Developer William Cafritz has purchased an 11-acre tract in Anacostia for $355,000 from the federal government for a new town house development.

Located at Martin Luther King Avenue and 4th Street SE, the tract becomes the latest site for the growing town house development east of the Anacostia River that is turning the city's traditional dumping ground for low-income apartments into suburban looking townhouse developments prices for sale to middle income families.

For 33 years, the property acquired by Cafritz, known as the Wilburn Tract, with its 56 small duplex bungalows, was home for officers assigned to nearby Bolling Air Force Base. The AirForce abandoned the houses in 1975, and the property was declared surplus by the government.

Cafritz, one of the pioneers in the burgeoning town house development in lower Anacostia, recently completed renovation of 21 town houses at Bellevue Street and Wheeler Road SE and is currently building 31 more around the center at Southern Avenue and 12th Street SE.

Cafritz refused to talk yesterday about his plans for his newest property.

However a District Building official said Cafritz talked to several city officials in November about his general plans for the site which included the construction of about 100 town houses, a shopping center containing a supermarket, a cleaners and a drug-store and perhaps two mid-rise apartment buildings.

If Cafritz can interest one of the city's three major supermarket chains in building a store in the development, it would be the first new supermarket east of the Anacostia River since the April, 1968, riots.

Cafritz needs the approval of the city's zoning commission for any kind of new development for the site because the property is currently unzoned since it was formerly owned by the federal government.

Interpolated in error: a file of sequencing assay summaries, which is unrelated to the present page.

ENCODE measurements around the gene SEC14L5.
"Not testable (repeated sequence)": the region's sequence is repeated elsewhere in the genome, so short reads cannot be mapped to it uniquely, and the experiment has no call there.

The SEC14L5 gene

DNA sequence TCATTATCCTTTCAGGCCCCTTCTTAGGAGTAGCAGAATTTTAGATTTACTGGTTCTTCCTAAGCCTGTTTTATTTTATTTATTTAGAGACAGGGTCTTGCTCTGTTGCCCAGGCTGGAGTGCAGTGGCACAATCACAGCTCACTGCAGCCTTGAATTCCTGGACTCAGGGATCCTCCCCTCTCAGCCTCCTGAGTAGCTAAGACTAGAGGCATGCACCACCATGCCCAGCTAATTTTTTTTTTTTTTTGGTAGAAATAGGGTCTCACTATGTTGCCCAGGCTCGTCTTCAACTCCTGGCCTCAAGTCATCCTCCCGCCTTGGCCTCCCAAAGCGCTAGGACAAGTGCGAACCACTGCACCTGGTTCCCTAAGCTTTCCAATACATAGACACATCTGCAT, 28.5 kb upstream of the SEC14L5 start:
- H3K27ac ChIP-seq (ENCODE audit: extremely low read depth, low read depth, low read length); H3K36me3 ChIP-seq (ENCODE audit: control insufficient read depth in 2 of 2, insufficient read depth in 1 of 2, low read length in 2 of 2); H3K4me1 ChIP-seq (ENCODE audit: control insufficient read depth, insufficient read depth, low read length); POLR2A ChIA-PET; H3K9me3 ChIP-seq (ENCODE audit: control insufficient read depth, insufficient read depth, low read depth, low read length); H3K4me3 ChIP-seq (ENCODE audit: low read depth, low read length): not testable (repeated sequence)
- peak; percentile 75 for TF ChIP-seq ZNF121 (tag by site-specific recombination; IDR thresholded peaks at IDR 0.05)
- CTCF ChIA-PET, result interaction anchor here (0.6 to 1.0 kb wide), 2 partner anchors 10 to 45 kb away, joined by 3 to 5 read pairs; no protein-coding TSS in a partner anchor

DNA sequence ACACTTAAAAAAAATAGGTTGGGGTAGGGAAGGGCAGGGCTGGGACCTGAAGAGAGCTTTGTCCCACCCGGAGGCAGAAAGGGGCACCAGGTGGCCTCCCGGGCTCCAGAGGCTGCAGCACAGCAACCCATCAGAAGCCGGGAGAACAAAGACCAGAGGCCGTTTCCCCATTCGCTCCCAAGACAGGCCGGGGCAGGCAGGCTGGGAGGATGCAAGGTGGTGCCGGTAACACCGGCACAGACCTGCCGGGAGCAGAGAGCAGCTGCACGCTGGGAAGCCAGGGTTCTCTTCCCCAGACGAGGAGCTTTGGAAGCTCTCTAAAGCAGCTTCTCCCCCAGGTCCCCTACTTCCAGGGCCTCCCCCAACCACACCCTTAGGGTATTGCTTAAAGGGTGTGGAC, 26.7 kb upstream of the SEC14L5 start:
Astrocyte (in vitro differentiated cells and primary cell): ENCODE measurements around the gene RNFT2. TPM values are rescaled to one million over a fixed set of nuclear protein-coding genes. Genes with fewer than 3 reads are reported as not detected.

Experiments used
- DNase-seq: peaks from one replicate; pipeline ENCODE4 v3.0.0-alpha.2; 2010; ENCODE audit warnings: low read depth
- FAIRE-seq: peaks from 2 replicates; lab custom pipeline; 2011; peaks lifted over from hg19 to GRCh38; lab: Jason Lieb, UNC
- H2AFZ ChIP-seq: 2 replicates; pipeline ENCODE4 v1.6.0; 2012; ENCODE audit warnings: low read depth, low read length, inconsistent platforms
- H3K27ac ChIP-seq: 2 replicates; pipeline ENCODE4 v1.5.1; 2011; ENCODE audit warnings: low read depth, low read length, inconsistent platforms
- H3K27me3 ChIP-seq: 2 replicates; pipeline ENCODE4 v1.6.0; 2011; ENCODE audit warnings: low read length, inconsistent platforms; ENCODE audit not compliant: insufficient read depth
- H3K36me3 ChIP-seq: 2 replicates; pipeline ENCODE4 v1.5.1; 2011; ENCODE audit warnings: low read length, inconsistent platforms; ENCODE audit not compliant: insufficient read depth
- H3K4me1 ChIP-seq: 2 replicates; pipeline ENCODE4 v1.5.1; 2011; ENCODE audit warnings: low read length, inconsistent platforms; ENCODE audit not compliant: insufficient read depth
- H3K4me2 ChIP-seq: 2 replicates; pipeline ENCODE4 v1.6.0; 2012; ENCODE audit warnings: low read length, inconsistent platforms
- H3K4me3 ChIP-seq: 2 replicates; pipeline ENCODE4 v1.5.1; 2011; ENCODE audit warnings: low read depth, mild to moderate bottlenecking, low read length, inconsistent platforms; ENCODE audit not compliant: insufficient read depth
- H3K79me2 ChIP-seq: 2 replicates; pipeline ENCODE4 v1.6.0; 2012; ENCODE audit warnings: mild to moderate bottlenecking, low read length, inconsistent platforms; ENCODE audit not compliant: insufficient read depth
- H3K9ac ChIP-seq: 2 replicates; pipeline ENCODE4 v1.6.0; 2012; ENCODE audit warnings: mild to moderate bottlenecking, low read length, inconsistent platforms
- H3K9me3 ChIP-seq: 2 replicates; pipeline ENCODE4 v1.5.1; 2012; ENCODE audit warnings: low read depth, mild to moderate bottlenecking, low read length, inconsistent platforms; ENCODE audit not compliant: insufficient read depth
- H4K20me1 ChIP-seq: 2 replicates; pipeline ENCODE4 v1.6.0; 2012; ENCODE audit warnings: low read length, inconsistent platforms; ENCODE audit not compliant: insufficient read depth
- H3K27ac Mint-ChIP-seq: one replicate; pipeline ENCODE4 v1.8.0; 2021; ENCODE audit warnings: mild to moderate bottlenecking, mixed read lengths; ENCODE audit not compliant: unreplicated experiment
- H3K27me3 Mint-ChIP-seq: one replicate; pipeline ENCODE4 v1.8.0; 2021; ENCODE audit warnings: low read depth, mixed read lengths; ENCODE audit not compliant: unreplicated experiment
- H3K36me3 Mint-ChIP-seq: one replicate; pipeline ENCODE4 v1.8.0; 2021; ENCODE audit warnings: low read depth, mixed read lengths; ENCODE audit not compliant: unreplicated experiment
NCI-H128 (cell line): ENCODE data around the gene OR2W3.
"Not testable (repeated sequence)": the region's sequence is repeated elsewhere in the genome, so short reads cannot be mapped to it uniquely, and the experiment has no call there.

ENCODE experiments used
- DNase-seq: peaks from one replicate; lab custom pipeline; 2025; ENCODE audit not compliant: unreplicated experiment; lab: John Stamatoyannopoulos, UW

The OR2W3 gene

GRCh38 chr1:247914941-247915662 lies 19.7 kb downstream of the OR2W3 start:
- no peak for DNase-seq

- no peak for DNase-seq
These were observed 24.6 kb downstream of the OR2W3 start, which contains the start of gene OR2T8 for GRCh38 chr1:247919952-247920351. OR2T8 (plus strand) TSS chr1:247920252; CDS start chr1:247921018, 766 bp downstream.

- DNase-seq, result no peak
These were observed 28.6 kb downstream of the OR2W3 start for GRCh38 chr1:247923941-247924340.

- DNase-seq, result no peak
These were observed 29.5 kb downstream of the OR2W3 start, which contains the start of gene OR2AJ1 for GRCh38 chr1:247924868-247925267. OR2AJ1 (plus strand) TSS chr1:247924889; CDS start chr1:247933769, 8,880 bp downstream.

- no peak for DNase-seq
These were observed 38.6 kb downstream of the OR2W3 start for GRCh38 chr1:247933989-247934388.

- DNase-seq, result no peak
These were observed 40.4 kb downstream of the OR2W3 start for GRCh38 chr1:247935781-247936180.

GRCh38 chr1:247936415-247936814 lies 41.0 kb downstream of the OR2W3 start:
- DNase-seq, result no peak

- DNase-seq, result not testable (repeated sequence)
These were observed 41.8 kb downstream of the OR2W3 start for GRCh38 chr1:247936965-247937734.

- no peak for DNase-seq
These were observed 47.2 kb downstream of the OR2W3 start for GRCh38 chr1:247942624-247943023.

Although Cafritz says publicly he is not sure of his plans for the property, it is known that he had been negotiating with the federal General Services Administration to acquire it since November.

Cufritz originally offered the government $304,000 for the land and was told the bid was too low because of a GSA requirement that the sales price be at least 90 per cent of the property's appraised value. Cafritz subsequently incresed his bid twice to $355,000, winning over four other bidders, according to a GSA spokeswoman.

City officials, long troubled by the concentration of low-income families in lower Anacostia, say they are delighted by the prospect of new single-family housing in the area.

The property was declared surplus in November, 1975, and offered first to federal agencies which had no interest in it, then to the city government.

City officials discussed buying the land and using it as a site for government-subsidized housing but later dropped the idea. Mayor Walter E. Washington wrote the GSA late last summer suggesting that the property be sold to a private developer for single-family homes.

GSA advertised the property for sale on the private market in October, 1976, in both of the city's daily newspapers. GSA also sent notices of the sale to between 100 and 150 persons on its mailing list who had indicated an interest in buying land of this general size and price.

It could not be learned immediately if Cafritz is on the mailing list.

In a related development, the city's zoning commission is now considering a proposal from a private developer who wants to build a small shopping center at Wheeler Road and Barnaby Terrace. SE.

The proposed shopping centere containing a bank and convenience store is an outgrowth of post-riot construction of the nearby Cafritz and Highpoint-Barnaby town house developments which now number more than 100 homes.